Tuesday, November 16, 2010

Is being formal good?

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In this paper we analyze the decision of small and micro firms to formalize, i.e. to obtain business and other licenses in rural Indonesia. We use the rural investment climate survey (RICS) that consists of non-farm rural enterprises, most of them microenterprises, and analyze the effect of formalization on tax payments, corruption, access to credit and revenue, taking into account the endogeneity of the formalization decision to such benefits and costs. We show, contrary to most of the literature, that formalization reduces tax and corruption payments. The benefits of formalization, and therefore the likelihood of being formal, also depend on characteristics such as firm size, as well as the education and ethnicity of the owner.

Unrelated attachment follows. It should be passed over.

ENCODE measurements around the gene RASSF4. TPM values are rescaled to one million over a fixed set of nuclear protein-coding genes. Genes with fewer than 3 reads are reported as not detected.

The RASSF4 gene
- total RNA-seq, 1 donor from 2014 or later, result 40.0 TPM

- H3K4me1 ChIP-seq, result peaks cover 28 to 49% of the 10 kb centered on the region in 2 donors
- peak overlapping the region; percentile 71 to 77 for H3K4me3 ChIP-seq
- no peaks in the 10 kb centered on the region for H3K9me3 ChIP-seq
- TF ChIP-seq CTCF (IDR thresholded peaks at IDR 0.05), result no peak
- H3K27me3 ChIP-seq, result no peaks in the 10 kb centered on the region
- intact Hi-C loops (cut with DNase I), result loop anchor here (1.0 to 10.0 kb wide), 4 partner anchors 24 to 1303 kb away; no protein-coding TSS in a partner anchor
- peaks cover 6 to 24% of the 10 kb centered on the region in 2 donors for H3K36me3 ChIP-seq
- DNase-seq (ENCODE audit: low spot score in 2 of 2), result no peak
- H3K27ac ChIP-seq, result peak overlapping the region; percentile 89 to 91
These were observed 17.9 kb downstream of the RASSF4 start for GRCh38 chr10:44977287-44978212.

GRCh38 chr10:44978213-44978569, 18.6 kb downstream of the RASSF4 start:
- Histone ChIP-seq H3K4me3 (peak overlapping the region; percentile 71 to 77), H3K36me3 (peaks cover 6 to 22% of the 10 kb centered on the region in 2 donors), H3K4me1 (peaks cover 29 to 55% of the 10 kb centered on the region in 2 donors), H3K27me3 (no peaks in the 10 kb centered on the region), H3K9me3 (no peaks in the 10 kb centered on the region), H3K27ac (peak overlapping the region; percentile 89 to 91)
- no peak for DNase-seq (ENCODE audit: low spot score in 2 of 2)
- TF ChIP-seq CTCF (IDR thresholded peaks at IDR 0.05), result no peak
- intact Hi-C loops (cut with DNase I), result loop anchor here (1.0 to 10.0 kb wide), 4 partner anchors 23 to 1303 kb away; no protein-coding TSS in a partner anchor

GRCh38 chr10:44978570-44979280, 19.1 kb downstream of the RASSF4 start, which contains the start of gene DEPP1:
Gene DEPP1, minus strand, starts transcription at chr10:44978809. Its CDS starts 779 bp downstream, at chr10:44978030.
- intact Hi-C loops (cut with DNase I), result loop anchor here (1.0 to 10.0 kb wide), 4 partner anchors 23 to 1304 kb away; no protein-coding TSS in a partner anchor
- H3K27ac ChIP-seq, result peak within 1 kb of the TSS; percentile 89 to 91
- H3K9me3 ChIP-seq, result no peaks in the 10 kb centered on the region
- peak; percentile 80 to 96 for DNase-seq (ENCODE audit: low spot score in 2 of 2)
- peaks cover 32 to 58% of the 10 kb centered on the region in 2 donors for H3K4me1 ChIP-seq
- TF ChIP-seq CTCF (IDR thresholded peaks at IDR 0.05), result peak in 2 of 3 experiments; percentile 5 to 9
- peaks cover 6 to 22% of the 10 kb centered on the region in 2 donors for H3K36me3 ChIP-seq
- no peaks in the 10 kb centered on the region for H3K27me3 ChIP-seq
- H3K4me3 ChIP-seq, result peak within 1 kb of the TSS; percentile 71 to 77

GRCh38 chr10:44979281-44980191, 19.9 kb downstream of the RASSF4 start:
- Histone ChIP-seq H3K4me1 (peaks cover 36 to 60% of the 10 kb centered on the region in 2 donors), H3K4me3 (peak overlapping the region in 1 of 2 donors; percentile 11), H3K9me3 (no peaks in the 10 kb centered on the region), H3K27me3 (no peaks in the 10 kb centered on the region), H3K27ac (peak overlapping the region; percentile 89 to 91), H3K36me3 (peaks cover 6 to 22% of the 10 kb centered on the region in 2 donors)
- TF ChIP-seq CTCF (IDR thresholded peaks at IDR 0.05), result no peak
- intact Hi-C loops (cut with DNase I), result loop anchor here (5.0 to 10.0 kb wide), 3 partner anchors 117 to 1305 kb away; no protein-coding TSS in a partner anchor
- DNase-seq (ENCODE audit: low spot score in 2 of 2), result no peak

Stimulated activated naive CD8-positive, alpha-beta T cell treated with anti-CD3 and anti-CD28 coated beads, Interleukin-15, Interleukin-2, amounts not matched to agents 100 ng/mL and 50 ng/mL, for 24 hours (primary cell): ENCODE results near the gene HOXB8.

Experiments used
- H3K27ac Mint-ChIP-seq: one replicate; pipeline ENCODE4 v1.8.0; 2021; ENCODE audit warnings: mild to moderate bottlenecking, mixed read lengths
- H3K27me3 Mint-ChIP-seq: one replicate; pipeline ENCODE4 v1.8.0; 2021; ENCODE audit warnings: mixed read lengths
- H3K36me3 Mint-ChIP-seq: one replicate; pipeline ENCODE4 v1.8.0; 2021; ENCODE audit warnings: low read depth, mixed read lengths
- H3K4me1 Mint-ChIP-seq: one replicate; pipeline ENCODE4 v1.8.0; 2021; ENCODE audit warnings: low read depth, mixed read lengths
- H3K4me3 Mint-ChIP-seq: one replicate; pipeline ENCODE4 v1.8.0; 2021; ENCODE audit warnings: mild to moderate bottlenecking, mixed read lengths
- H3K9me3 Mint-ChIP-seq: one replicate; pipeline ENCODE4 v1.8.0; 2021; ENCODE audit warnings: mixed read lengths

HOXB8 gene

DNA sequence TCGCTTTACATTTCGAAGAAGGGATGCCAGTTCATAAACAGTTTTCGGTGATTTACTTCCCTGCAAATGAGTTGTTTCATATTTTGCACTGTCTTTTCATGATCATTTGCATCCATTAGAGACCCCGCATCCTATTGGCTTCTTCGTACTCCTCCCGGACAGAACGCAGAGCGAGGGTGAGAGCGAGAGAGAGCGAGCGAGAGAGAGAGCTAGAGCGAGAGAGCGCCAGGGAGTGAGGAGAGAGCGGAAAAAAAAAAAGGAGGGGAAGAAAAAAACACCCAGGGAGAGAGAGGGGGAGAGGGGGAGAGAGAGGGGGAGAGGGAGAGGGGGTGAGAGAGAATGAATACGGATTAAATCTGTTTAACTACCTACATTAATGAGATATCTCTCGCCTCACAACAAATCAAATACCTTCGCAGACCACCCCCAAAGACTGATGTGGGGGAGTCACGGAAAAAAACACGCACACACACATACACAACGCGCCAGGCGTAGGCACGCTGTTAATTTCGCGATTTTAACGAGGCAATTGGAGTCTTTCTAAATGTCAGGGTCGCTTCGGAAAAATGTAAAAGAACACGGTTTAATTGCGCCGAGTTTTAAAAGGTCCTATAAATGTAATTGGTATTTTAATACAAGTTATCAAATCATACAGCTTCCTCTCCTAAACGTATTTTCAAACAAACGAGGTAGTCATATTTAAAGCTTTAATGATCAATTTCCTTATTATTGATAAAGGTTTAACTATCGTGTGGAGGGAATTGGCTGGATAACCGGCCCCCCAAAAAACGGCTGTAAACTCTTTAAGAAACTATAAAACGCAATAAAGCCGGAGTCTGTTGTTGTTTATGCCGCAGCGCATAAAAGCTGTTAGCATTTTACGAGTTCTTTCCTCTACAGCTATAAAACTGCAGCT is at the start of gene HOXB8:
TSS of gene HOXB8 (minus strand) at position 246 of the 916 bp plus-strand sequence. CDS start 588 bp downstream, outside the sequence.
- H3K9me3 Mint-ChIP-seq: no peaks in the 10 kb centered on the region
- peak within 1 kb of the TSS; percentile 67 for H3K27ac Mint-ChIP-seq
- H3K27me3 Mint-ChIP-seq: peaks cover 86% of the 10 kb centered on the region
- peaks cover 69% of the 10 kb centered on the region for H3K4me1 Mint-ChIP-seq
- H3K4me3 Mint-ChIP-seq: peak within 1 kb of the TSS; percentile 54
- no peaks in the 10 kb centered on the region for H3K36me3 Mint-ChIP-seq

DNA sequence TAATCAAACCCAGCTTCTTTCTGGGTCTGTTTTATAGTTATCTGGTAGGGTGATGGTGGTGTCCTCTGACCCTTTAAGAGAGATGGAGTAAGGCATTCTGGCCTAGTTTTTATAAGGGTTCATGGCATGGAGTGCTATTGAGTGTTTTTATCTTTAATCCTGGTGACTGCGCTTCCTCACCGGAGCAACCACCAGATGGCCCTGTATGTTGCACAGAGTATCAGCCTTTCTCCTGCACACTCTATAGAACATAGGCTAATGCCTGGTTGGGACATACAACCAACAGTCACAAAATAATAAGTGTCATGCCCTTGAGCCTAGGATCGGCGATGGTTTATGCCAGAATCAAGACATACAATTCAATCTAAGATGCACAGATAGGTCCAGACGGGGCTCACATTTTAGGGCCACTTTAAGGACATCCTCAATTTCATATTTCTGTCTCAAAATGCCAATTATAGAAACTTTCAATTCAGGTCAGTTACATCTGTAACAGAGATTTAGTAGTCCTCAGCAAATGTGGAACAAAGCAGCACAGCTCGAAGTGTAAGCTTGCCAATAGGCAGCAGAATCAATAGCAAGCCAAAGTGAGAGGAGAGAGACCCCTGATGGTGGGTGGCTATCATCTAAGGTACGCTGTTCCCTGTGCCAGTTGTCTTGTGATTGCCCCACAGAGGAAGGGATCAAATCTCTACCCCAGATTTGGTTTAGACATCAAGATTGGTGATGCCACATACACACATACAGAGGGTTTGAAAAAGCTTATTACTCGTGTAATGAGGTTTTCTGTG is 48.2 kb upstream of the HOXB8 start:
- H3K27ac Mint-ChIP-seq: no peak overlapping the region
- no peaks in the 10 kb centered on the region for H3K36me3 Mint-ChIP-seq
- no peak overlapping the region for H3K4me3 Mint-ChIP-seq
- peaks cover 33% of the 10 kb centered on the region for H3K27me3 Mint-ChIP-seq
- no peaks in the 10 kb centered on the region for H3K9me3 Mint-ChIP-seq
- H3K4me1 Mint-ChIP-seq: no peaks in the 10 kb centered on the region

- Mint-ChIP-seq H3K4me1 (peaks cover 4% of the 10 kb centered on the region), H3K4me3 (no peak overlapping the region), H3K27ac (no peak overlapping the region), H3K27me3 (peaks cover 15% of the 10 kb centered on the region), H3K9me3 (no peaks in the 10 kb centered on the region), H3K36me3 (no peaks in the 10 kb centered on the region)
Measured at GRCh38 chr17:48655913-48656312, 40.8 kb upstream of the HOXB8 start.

That is the abstract of a new paper by Neil McCulloch, G√ľnther G. Schulze, and Janina Voss, "What Determines Firms' Decision to Formalize? Evidence from Rural Indonesia" (2010), Discussion Paper Series Nr. 13, Department of International Economic Policy, University of Freiburg, Germany.

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